Laws ends with Dems adopting a listing of priorities

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Legislation ends with Dems adopting a list of priorities

From Calley Hair

The Colombian

The Democrats won one victory after another over the course of this year’s 105-day legislature as majority party’s lawmakers avoided incremental changes in favor of far-reaching, long-awaited goals.

Just before the April 25 session ended, progressive lawmakers ran key priorities through both Houses and on Governor Jay Inslee’s desk. Her list of policy achievements includes a new capital gains tax, two carbon emissions bills, and a $ 59.2 billion operating budget that pumps resources into government education and health systems.

Rep. Monica Stonier, D-Vancouver, said the productivity of the year was due in part to a lack of distraction. In the face of a session slowed by the remote format, she and her colleagues were instructed to keep their attention narrow: pandemic recovery, equity and environmental justice were at the center. Invoices that were outside these limits were not taken into account.

“We have asked our members to limit the number of bills they introduce to around seven and make sure they focus on those things,” said Stonier, who served as Democratic chairman during the session. “I think that really helped us filter our attention and think strategically about these things.”

Legislators also passed a bill to increase police accountability, including legislation setting up a nationwide bureau to investigate incidents of violence and a bill requiring officers to intervene if they witness a colleague using excessive force.

Two main strategies to reduce CO2 emissions, a cap-and-trade program and a low-carbon fuel standard, were adopted in both chambers shortly before the end of the session. However, in order to pass the legislative package, lawmakers will have to pass a 16-year plan for transport revenues, which lawmakers say will have to be included in a special session later this spring.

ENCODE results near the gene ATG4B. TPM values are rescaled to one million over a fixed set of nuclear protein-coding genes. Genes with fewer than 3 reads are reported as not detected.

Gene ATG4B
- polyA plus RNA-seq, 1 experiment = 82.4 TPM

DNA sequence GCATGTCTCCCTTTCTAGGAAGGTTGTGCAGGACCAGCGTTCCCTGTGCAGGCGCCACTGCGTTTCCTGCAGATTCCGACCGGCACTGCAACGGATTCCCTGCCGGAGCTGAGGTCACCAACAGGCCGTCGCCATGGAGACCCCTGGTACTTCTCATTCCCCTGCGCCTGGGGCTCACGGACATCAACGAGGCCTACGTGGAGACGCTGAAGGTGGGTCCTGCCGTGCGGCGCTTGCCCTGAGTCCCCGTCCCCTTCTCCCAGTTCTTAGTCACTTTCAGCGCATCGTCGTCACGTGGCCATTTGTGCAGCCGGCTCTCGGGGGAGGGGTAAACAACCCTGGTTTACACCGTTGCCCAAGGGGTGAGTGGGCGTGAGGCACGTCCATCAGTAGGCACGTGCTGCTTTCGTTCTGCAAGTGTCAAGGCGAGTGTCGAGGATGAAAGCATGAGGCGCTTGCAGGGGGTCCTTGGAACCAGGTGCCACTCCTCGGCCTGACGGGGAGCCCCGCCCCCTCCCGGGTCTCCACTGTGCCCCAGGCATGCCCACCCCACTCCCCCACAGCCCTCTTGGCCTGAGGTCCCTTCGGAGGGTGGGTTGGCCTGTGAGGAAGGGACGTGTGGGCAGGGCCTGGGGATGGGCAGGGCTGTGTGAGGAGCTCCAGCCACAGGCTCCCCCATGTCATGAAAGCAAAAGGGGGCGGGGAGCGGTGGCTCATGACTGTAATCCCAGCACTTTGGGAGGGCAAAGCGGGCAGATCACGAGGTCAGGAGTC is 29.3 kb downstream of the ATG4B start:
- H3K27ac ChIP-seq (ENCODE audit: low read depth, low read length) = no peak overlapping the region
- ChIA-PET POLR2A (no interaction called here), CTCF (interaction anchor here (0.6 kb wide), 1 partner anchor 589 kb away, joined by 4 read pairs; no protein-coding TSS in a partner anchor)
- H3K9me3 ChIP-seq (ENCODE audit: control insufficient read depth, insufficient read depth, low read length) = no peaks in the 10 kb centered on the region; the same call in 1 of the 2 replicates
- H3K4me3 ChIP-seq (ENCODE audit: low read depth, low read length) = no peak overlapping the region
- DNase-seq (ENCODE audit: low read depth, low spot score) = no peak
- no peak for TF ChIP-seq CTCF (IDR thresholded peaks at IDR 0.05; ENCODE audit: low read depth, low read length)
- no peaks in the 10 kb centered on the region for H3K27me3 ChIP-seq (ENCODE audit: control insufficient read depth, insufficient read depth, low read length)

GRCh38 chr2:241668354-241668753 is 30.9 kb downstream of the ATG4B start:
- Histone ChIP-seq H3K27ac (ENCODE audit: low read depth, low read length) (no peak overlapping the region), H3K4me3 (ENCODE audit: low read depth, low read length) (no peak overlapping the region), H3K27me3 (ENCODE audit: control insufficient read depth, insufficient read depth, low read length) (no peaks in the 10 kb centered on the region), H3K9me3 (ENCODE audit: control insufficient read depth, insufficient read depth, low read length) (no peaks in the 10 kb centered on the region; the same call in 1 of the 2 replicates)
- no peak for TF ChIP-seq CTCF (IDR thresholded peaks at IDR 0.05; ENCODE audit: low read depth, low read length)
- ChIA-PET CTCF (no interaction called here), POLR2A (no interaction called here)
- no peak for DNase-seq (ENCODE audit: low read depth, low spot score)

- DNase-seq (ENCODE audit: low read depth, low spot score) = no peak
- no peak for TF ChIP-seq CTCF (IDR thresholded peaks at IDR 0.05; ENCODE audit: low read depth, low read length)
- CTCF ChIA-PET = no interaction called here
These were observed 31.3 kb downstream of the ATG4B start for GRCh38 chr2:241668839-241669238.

Republicans feel “steamrolled”

Democrats could describe the session – the first legislative term held almost entirely by video conference as COVID-19 stalled normal business in Olympia – as extremely fruitful.

But while some measures were passed with bilateral support, many Republicans would use a different description: “Steam rolling”.

“There were some bills that were just on greased runners and there was nothing we could do,” said Ann Rivers, chairwoman of the Senate Republican Caucus, R-La Center. “Overall, it was disappointing in many ways when I think of the meeting.”

The approach is particularly daunting, added Rivers, as Washington is resource-efficient. Despite dire warnings at the start of the pandemic that the state would face a budget deficit of $ 8.8 billion, tax revenues combined with government aid are in an ideal position to cut existing regressive taxes, she said.

“Especially this year with $ 15 billion in profit, why shouldn’t we take another way of doing this?” Rivers asked.

The legislature had set itself the goal of creating invoices to correct the tax structure of Washington, which is one of the most regressive in the country due to its heavy reliance on sales taxes. The first step, a new tax on capital gains, was passed despite unified opposition from Republicans.

The bill imposes a tax on the sale of certain assets of wealthy people, including stocks, bonds, and luxury items like cars and art. Income from sales greater than $ 250,000 will be taxed at 7 percent. The sale of homes, farms, and retirement accounts such as Roth IRAs and 401 (k) s are exempt.

Senator Annette Cleveland, D-Vancouver, was one of the few Democrats who originally spoke out against the capital gains tax, claiming the bill could remove political will to pass other measures to increase revenue for infrastructure projects this year.

Cleveland voted against Senate Bill 5096 when it went down for the first time. But when it returned to the chamber with house inspections, she changed her stance. Your changed voice could have been the deciding factor: The tax bill went through the chamber, 25-24.

If Inslee signs the bill, the tax will go into effect in 2022. It is expected to raise $ 550 million in 2023. The proceeds will go to the Education Legacy Trust Account in Washington, which will fund childcare and early intervention programs.